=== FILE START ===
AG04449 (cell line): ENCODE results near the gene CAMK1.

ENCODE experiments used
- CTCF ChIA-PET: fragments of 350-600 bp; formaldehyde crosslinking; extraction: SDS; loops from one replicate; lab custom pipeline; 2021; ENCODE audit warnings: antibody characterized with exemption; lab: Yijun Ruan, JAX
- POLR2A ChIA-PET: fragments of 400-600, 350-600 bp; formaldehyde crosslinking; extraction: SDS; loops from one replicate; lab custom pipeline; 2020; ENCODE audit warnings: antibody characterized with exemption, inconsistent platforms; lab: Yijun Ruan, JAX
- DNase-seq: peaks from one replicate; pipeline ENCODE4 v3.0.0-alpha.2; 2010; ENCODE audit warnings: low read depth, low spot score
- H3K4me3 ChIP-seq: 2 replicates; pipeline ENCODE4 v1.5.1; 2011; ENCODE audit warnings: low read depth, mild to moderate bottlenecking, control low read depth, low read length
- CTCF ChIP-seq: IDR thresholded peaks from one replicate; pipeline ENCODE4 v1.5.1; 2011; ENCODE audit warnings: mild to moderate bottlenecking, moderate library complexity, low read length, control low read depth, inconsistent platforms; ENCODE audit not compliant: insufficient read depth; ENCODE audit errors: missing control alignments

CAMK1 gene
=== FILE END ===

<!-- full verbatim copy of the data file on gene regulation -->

AG04449 (cell line): ENCODE results near the gene CAMK1.

ENCODE experiments used
- CTCF ChIA-PET: fragments of 350-600 bp; formaldehyde crosslinking; extraction: SDS; loops from one replicate; lab custom pipeline; 2021; ENCODE audit warnings: antibody characterized with exemption; lab: Yijun Ruan, JAX
- POLR2A ChIA-PET: fragments of 400-600, 350-600 bp; formaldehyde crosslinking; extraction: SDS; loops from one replicate; lab custom pipeline; 2020; ENCODE audit warnings: antibody characterized with exemption, inconsistent platforms; lab: Yijun Ruan, JAX
- DNase-seq: peaks from one replicate; pipeline ENCODE4 v3.0.0-alpha.2; 2010; ENCODE audit warnings: low read depth, low spot score
- H3K4me3 ChIP-seq: 2 replicates; pipeline ENCODE4 v1.5.1; 2011; ENCODE audit warnings: low read depth, mild to moderate bottlenecking, control low read depth, low read length
- CTCF ChIP-seq: IDR thresholded peaks from one replicate; pipeline ENCODE4 v1.5.1; 2011; ENCODE audit warnings: mild to moderate bottlenecking, moderate library complexity, low read length, control low read depth, inconsistent platforms; ENCODE audit not compliant: insufficient read depth; ENCODE audit errors: missing control alignments

CAMK1 gene